FILLONGLEY (St. Mary and All Saints), a parish, in the union of Meriden, Atherstone division of the hundred of Hemlingford, N. division of the county of Warwick, 6½ miles (N. W. by N.) from Coventry; containing 1030 inhabitants. This place, the name of which is variously written in Domesday book, is supposed to have been the earliest seat of the rich and powerful family of Hastings, who held many offices of distinction during several reigns. The parish comprises 4553 acres of profitable land, enlivened with several streams which rise within the parish, and of which some abound with trout; the surface is hilly, the soil of a sandy nature, and the scenery very beautiful and much wooded. Sand-rock and plum-pudding stone are quarried for the roads and inferior uses. The Coventry and Tamworth road passes through the parish. Fillongley Lodge, with its fine park, is the property and seat of Alfred Ashley Vaughton, Esq. The living is a discharged vicarage, valued in the king's books at £8. 9. 9., and in the patronage of the Crown; net income, £249. The church is a venerable and spacious structure in the pointed style, but it has undergone so many successive alterations and repairs that little of the original character remains: in the churchyard is the remnant of a cross. The dissenters have a place of worship; and there are two parochial schools, and a Sunday school, the last lately erected by J. Johnson, Esq., on a site given by Lord Leigh. In the vicinity of the village of Fillongley are the remains of two ancient castles.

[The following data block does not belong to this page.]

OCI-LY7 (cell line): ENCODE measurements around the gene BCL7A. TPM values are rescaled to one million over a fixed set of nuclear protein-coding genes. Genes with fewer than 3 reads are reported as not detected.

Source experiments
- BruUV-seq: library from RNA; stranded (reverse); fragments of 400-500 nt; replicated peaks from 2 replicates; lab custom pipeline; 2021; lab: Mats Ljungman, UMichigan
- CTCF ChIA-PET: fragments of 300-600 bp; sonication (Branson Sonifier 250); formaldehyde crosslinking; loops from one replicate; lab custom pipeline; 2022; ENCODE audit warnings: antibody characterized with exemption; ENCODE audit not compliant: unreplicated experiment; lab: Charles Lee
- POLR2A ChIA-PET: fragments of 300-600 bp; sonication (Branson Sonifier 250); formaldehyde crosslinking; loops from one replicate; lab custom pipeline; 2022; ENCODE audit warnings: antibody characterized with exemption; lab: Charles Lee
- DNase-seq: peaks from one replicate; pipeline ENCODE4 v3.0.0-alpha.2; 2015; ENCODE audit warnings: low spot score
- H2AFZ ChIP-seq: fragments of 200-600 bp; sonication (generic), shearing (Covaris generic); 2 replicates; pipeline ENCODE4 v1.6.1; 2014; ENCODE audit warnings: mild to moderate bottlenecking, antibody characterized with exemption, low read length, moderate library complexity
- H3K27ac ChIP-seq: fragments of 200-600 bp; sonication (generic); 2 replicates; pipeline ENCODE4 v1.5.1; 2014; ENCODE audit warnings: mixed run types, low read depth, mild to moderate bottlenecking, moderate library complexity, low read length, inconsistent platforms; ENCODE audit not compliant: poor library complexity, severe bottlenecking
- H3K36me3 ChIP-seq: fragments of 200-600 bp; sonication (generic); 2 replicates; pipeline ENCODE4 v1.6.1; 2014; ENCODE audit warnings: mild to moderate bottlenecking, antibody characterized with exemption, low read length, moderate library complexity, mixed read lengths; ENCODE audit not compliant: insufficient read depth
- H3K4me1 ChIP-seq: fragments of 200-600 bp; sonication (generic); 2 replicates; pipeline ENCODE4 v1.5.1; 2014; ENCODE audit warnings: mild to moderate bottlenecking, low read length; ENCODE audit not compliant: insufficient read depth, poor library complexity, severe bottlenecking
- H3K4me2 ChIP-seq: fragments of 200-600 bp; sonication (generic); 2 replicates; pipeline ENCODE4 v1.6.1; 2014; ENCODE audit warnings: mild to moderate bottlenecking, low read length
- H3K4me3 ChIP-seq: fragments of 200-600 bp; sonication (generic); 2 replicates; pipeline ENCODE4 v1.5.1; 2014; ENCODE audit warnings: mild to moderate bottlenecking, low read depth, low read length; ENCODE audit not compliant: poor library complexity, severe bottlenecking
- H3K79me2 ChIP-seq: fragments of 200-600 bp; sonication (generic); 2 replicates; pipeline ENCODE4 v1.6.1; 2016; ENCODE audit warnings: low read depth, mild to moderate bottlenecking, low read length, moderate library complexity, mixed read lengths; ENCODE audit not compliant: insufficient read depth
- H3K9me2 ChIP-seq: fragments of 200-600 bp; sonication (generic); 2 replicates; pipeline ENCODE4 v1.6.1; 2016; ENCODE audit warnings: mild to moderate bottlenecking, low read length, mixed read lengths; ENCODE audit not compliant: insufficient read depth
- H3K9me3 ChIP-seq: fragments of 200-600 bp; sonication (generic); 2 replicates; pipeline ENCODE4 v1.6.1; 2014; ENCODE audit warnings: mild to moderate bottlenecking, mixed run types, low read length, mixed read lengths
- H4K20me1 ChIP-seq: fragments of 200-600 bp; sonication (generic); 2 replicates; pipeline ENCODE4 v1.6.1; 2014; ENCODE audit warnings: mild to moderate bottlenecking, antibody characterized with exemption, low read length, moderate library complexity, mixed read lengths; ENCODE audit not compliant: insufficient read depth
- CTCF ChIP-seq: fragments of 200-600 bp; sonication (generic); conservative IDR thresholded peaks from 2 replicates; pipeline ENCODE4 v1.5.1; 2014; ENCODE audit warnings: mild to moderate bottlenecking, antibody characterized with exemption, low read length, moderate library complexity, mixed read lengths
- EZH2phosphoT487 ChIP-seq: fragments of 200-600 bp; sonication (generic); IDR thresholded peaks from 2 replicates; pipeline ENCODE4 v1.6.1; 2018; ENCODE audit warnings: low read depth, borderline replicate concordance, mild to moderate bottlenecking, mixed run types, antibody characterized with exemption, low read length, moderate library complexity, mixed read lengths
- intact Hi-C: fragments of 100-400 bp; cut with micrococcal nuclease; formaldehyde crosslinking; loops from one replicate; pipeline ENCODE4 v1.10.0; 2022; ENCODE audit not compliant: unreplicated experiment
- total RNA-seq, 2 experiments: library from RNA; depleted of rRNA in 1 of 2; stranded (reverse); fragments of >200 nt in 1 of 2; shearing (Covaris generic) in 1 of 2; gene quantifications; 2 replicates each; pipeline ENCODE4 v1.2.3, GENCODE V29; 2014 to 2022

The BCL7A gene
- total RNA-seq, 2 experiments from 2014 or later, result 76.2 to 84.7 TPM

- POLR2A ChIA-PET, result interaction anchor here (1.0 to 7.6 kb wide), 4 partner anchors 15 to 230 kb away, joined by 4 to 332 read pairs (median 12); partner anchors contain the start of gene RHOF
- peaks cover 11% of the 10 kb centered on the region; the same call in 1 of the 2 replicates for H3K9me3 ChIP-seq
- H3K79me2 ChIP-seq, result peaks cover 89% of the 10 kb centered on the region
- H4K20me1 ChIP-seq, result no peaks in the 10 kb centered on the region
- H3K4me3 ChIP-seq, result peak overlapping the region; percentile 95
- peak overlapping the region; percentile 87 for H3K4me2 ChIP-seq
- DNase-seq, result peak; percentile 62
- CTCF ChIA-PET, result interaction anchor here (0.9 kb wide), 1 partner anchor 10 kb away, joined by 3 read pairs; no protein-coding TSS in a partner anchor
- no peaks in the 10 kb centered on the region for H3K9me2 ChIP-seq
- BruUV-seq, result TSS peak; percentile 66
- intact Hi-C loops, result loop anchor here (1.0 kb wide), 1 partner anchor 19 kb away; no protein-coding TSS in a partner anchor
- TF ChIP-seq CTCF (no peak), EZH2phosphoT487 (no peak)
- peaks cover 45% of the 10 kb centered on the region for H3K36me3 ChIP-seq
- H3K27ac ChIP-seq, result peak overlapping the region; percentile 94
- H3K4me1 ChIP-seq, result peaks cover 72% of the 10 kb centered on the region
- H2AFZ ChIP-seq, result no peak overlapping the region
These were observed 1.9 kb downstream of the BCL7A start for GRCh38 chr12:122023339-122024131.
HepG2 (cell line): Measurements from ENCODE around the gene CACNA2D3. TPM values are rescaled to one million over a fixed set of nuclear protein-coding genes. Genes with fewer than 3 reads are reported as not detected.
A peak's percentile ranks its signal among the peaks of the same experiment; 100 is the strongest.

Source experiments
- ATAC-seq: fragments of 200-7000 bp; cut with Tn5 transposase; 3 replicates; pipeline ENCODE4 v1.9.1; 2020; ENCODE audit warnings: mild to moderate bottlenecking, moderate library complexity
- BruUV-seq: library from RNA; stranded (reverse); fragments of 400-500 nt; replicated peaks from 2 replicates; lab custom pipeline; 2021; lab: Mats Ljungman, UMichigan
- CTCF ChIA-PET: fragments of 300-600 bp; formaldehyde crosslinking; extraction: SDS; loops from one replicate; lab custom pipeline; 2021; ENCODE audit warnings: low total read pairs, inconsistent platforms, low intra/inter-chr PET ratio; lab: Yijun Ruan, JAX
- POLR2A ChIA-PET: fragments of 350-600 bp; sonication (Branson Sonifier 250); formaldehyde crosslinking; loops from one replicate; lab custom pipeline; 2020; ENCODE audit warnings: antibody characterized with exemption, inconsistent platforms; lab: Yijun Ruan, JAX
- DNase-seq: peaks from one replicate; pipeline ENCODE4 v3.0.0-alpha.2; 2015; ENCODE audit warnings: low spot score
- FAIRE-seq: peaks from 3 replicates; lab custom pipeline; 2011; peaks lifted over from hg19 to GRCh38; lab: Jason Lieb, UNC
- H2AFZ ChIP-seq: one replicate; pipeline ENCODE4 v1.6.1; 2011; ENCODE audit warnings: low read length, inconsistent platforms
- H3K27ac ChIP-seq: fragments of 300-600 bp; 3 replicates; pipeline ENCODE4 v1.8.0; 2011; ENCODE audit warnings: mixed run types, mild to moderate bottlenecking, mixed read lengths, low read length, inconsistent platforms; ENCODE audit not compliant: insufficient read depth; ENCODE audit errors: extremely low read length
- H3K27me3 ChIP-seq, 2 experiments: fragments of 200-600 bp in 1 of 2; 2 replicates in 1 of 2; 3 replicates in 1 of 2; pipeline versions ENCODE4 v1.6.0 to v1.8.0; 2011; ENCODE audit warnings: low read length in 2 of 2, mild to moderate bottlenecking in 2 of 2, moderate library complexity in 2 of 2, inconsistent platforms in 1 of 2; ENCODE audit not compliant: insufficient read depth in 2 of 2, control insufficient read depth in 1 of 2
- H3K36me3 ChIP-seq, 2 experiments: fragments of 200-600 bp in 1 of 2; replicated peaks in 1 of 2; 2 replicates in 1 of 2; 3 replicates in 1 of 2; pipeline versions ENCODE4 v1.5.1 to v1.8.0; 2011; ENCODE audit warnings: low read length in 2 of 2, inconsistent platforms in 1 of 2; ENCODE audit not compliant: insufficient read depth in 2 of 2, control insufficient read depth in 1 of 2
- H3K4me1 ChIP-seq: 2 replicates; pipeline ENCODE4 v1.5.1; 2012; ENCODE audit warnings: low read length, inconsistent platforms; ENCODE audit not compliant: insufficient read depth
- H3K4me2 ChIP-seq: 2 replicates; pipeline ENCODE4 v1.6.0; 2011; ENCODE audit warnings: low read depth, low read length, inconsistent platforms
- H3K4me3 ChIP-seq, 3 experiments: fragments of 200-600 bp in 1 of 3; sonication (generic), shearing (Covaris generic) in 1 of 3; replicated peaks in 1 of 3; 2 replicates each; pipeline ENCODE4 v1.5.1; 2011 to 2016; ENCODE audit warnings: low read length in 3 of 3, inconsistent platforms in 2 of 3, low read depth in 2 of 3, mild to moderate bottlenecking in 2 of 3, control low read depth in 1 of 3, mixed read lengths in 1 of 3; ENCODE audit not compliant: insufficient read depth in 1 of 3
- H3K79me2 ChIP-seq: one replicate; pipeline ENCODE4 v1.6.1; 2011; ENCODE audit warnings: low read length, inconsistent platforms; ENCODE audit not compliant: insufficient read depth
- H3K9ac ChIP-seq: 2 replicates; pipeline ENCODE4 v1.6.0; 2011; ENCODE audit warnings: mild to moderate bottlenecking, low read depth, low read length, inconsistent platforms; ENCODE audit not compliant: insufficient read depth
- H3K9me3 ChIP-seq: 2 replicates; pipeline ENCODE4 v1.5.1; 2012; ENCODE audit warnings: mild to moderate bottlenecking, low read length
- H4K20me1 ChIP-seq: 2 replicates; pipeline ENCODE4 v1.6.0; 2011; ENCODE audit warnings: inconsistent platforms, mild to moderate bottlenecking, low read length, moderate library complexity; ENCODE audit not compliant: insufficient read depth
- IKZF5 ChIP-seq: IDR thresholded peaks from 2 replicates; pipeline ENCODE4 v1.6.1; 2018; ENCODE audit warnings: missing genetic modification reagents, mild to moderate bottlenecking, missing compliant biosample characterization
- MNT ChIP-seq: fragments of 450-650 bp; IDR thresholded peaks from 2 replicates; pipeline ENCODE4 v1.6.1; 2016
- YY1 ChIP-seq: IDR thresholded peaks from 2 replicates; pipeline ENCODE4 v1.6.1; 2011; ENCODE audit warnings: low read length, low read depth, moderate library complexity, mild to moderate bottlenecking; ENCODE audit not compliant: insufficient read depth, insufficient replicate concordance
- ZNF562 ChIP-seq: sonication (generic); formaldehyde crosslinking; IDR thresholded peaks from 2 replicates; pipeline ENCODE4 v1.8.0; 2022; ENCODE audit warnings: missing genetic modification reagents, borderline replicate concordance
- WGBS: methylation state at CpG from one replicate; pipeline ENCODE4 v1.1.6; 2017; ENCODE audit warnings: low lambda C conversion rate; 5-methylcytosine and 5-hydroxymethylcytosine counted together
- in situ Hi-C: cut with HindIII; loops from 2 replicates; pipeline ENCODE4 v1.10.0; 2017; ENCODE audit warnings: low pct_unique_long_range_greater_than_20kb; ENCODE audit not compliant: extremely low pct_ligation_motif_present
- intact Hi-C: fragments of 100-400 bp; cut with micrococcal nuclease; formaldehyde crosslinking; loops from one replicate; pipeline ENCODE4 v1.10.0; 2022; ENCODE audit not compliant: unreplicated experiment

Filton (St. Peter)
FILTON (St. Peter), a parish, in the union of Clifton, Lower division of the hundred of Berkeley, W. division of the county of Gloucester, 3¾ miles (N. by E.) from Bristol; containing 276 inhabitants. This parish, which takes its name from the family of De Fylton, its ancient proprietors, is pleasantly situated on the road from Bristol to Gloucester, and comprises by survey 1003 acres. Coal is found, though no mines have as yet been opened; and there are pits from which stone is taken for ordinary farming purposes. The living is a discharged rectory, valued in the king's books at £7, and in the gift of Rear-Admiral Poulden: the tithes have been commuted for £145. 6. 8., and the glebe comprises 60 acres. The church is chiefly in the decorated English style, with a square embattled tower crowned by crocketed pinnacles: in the chancel are two ancient paintings, on panel, presented by the rector and wardens of St. John's, Bristol; and the west window is embellished with drapery of stone.